Renowned broadcaster Roman “Der8auer” Hartong conducted a traditional experiment to “whip” Intel’s new-generation processors. This time, he removed the cover from the old Rocket Lake-S processor – Core i9-11900K with 8 cores / 16 wires.
In Core 11th Gen processors, Intel continued to use brazing between metal and the heat spreader. However, the increased area of the chip along with the advent of SMD components made the process of removing the cover much more difficult. As the experiment with the Core i7-11700K showed, it’s pretty easy to “kill” a Rocket Lake-S processor. To maintain the operation of the Core i9-11900K during the experiment, Roman was forced to melt the solder by heating the processor to 170 degrees Celsius in a conventional oven.
A relatively large crystal with an area of 270 mm ² is located under the lid of the Core i9-11900K. For comparison, in the Core i9-10900K this parameter is 206 mm, moreover, it contains ten cores instead of eight. It is also worth noting that Intel has increased the thickness of the PCB, which is supposed to protect against unpleasant situations, and also reduced the height of the CPU cover. The crystal thickness of Rocket Lake-S remains at about the same level as Comet Lake-S.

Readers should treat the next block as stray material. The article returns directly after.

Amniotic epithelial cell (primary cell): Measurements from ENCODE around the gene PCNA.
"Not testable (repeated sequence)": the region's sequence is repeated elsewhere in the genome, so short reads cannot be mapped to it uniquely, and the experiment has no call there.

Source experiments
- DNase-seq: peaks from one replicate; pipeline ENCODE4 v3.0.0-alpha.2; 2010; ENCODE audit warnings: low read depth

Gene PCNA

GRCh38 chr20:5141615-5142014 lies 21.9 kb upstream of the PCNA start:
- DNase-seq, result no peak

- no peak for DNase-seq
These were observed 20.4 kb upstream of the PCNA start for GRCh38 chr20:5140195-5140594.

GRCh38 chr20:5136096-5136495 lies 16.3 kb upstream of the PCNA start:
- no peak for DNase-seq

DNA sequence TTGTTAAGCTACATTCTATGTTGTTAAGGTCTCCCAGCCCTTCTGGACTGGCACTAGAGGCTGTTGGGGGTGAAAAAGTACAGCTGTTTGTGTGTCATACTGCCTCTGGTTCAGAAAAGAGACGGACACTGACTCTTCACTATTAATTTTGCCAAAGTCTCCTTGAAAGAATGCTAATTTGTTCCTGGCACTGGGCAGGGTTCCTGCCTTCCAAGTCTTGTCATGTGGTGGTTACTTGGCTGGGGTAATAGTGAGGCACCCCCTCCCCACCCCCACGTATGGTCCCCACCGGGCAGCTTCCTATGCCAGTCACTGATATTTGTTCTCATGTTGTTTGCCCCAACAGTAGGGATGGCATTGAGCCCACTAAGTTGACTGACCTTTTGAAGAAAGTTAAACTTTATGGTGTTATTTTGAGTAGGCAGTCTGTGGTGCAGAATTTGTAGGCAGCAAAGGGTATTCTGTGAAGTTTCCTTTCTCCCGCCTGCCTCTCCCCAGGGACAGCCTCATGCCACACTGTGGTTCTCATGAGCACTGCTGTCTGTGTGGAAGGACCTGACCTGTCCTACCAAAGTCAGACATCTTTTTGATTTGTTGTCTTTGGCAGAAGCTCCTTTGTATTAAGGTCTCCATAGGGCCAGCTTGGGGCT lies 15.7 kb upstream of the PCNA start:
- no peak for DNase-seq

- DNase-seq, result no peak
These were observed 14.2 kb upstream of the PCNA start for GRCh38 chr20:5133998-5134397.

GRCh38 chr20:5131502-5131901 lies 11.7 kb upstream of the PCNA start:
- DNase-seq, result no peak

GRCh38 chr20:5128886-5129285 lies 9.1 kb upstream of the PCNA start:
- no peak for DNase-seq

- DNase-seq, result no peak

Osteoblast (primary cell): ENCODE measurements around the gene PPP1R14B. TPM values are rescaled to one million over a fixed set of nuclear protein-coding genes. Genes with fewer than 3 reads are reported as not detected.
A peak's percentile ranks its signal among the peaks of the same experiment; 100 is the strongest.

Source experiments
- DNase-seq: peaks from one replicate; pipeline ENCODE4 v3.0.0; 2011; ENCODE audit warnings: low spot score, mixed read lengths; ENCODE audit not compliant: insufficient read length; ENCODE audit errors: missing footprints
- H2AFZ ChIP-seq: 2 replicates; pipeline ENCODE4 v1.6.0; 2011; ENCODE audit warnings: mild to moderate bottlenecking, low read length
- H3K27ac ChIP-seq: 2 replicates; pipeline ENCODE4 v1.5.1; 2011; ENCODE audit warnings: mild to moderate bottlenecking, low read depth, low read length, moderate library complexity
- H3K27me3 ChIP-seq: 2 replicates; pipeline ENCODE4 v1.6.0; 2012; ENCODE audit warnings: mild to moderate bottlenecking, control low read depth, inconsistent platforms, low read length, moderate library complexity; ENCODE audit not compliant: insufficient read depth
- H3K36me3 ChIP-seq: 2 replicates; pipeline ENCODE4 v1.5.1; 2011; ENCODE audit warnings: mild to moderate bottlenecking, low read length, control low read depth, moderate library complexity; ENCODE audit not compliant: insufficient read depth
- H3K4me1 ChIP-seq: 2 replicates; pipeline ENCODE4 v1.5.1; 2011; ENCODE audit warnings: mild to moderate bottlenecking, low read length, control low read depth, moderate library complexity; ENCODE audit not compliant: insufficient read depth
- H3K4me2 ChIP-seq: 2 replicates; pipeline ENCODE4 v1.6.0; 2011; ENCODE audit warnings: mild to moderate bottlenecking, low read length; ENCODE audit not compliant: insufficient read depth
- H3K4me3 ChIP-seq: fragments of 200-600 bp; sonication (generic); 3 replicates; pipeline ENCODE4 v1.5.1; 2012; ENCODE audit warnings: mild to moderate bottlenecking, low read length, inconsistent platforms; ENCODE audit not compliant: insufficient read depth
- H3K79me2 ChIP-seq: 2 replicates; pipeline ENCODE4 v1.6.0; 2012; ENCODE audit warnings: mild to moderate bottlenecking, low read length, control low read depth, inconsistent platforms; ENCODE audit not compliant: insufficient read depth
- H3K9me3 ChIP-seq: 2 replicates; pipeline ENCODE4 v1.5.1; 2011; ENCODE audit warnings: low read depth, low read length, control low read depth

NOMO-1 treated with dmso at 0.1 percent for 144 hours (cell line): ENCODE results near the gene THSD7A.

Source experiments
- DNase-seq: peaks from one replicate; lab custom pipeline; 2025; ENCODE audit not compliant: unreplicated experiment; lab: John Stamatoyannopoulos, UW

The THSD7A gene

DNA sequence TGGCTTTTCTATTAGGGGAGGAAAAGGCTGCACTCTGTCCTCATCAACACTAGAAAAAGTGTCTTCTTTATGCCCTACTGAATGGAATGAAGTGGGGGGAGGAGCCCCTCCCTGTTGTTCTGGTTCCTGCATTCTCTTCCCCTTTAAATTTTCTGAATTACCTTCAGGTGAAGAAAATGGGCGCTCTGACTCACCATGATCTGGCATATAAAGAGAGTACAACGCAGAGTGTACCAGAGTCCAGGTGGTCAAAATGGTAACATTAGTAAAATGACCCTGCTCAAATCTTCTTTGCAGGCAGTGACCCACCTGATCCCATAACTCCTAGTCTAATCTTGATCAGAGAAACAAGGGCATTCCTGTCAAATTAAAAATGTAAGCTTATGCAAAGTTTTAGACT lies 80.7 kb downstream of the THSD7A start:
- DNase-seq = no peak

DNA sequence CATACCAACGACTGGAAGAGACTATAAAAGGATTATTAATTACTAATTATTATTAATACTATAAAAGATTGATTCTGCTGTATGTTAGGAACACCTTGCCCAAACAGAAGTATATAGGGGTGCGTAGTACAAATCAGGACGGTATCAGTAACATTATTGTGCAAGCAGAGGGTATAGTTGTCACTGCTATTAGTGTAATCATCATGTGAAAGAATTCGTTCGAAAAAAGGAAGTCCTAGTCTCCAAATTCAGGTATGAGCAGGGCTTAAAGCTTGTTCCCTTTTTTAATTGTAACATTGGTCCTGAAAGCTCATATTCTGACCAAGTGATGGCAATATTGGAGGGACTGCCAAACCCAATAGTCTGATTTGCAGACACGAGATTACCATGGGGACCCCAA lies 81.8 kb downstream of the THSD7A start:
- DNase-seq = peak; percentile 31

At the end of the experiment, Der8auer decided to find out how much the operating temperature of the Core i9-11900K would decrease after replacing the standard solder with liquid metal. To his surprise the difference was an impressive 12 degrees Celsius. Such a result can be expected when scalp processors with a plastic thermal interface like Core i7-8700K. In the near future, Roman will conduct further experiments in cooling the Core i9-11900K and will present the results to the general public.